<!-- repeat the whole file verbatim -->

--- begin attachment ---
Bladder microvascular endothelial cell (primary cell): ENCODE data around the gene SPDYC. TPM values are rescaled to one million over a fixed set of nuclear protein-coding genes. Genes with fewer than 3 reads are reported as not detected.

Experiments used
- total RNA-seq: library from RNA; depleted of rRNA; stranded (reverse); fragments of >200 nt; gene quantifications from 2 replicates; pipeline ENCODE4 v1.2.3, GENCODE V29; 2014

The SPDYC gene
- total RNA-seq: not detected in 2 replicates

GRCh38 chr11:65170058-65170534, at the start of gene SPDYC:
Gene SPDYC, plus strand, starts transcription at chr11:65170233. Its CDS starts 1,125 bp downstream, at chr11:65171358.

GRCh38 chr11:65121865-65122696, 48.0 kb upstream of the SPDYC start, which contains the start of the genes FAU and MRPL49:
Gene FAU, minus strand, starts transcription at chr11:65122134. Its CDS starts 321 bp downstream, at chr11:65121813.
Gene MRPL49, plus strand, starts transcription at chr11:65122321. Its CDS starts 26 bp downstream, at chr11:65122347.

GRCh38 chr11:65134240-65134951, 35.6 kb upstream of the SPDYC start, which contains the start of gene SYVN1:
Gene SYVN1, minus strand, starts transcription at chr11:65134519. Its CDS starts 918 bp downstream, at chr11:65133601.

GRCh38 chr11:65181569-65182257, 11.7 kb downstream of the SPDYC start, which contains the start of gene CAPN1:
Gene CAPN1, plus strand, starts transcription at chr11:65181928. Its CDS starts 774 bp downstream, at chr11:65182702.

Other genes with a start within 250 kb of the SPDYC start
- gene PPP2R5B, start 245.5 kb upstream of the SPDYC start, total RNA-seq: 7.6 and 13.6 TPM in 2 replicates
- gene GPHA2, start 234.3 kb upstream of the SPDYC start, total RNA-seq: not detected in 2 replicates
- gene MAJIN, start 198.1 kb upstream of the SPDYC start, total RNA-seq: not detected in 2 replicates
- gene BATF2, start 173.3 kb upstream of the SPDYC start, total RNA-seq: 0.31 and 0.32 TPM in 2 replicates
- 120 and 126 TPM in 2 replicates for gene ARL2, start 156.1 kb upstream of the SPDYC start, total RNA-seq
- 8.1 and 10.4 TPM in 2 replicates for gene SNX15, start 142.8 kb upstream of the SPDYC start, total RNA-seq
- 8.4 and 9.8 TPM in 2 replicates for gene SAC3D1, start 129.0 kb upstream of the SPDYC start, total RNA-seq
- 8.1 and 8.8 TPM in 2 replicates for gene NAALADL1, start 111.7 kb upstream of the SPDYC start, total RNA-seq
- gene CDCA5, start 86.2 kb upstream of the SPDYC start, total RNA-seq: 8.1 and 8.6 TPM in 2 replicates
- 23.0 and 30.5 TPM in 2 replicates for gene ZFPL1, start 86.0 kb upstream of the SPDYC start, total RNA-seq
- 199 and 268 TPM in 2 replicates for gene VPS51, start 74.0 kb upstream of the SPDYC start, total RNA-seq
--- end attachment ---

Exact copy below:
Bladder microvascular endothelial cell (primary cell): ENCODE data around the gene SPDYC. TPM values are rescaled to one million over a fixed set of nuclear protein-coding genes. Genes with fewer than 3 reads are reported as not detected.

Experiments used
- total RNA-seq: library from RNA; depleted of rRNA; stranded (reverse); fragments of >200 nt; gene quantifications from 2 replicates; pipeline ENCODE4 v1.2.3, GENCODE V29; 2014

The SPDYC gene
- total RNA-seq: not detected in 2 replicates

GRCh38 chr11:65170058-65170534, at the start of gene SPDYC:
Gene SPDYC, plus strand, starts transcription at chr11:65170233. Its CDS starts 1,125 bp downstream, at chr11:65171358.

GRCh38 chr11:65121865-65122696, 48.0 kb upstream of the SPDYC start, which contains the start of the genes FAU and MRPL49:
Gene FAU, minus strand, starts transcription at chr11:65122134. Its CDS starts 321 bp downstream, at chr11:65121813.
Gene MRPL49, plus strand, starts transcription at chr11:65122321. Its CDS starts 26 bp downstream, at chr11:65122347.

GRCh38 chr11:65134240-65134951, 35.6 kb upstream of the SPDYC start, which contains the start of gene SYVN1:
Gene SYVN1, minus strand, starts transcription at chr11:65134519. Its CDS starts 918 bp downstream, at chr11:65133601.

GRCh38 chr11:65181569-65182257, 11.7 kb downstream of the SPDYC start, which contains the start of gene CAPN1:
Gene CAPN1, plus strand, starts transcription at chr11:65181928. Its CDS starts 774 bp downstream, at chr11:65182702.

Other genes with a start within 250 kb of the SPDYC start
- gene PPP2R5B, start 245.5 kb upstream of the SPDYC start, total RNA-seq: 7.6 and 13.6 TPM in 2 replicates
- gene GPHA2, start 234.3 kb upstream of the SPDYC start, total RNA-seq: not detected in 2 replicates
- gene MAJIN, start 198.1 kb upstream of the SPDYC start, total RNA-seq: not detected in 2 replicates
- gene BATF2, start 173.3 kb upstream of the SPDYC start, total RNA-seq: 0.31 and 0.32 TPM in 2 replicates
- 120 and 126 TPM in 2 replicates for gene ARL2, start 156.1 kb upstream of the SPDYC start, total RNA-seq
- 8.1 and 10.4 TPM in 2 replicates for gene SNX15, start 142.8 kb upstream of the SPDYC start, total RNA-seq
- 8.4 and 9.8 TPM in 2 replicates for gene SAC3D1, start 129.0 kb upstream of the SPDYC start, total RNA-seq
- 8.1 and 8.8 TPM in 2 replicates for gene NAALADL1, start 111.7 kb upstream of the SPDYC start, total RNA-seq
- gene CDCA5, start 86.2 kb upstream of the SPDYC start, total RNA-seq: 8.1 and 8.6 TPM in 2 replicates
- 23.0 and 30.5 TPM in 2 replicates for gene ZFPL1, start 86.0 kb upstream of the SPDYC start, total RNA-seq
- 199 and 268 TPM in 2 replicates for gene VPS51, start 74.0 kb upstream of the SPDYC start, total RNA-seq